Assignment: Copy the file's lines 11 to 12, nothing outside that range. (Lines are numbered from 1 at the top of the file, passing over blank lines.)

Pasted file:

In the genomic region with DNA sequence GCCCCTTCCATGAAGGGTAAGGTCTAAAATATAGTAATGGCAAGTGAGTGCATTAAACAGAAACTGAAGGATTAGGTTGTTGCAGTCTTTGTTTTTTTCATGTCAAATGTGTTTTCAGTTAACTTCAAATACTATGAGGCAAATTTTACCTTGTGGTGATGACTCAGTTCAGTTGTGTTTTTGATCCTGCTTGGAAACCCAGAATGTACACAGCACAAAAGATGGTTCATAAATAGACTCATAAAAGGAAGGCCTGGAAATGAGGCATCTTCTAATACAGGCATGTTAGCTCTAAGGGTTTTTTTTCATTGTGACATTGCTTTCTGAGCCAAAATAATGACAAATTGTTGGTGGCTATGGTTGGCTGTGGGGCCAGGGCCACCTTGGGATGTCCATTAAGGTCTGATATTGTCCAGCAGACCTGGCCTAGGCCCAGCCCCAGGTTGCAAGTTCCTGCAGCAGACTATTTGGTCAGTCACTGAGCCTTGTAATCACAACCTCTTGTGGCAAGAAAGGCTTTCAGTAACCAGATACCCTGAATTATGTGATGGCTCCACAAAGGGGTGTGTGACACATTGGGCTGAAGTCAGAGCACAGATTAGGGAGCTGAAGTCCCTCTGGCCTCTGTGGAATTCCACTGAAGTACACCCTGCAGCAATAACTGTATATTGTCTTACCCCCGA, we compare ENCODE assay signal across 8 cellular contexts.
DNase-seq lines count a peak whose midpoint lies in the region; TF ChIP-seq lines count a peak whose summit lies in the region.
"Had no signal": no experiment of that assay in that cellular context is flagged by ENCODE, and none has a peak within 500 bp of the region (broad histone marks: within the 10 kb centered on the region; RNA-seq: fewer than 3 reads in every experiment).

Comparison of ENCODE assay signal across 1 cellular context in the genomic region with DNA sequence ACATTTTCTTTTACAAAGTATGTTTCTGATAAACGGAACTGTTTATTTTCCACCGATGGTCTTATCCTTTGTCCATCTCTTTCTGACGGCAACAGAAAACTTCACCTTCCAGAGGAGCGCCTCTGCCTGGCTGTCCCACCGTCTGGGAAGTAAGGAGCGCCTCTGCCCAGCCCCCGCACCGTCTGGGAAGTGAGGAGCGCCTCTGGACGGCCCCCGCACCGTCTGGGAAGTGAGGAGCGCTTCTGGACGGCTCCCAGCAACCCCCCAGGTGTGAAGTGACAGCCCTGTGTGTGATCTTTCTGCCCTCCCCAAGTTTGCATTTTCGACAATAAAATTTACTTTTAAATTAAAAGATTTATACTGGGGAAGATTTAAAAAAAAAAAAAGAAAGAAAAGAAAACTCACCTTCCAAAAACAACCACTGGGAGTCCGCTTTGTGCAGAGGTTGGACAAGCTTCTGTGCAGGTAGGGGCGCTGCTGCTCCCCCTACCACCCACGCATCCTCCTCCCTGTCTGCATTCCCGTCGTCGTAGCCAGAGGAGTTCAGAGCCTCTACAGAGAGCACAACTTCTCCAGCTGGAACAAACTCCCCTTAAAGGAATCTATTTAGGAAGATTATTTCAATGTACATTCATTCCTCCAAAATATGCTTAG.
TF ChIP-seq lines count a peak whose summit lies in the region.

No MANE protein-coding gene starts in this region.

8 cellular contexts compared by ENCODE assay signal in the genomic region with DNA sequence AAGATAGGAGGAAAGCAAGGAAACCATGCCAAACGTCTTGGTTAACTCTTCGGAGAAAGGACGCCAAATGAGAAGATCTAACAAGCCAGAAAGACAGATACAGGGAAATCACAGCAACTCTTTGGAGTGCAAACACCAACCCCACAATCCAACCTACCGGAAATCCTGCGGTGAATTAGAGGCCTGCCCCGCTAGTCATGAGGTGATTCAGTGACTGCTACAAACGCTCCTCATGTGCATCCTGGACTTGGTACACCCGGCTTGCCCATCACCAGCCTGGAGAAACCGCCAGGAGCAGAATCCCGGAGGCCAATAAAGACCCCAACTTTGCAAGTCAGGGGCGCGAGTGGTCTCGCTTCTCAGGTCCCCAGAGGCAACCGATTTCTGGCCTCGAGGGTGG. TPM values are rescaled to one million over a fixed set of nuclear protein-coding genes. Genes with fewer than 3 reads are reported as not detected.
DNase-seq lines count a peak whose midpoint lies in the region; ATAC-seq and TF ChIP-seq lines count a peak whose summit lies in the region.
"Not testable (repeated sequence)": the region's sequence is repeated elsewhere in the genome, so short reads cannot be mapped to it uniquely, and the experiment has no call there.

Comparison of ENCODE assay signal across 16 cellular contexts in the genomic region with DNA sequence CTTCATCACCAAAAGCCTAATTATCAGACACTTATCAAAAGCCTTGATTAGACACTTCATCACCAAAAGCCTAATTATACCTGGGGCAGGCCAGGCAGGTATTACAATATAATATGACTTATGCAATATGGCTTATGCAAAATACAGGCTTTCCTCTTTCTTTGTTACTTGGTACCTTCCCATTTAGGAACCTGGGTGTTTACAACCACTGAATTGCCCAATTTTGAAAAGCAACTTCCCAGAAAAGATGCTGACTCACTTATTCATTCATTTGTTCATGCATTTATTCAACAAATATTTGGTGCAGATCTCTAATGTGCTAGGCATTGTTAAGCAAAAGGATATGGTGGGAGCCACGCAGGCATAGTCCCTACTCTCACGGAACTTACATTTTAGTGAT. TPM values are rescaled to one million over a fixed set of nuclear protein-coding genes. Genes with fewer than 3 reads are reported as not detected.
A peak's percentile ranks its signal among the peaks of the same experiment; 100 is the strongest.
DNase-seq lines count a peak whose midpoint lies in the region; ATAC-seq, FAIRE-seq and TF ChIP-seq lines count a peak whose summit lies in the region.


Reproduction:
A peak's percentile ranks its signal among the peaks of the same experiment; 100 is the strongest.
DNase-seq lines count a peak whose midpoint lies in the region; ATAC-seq, FAIRE-seq and TF ChIP-seq lines count a peak whose summit lies in the region.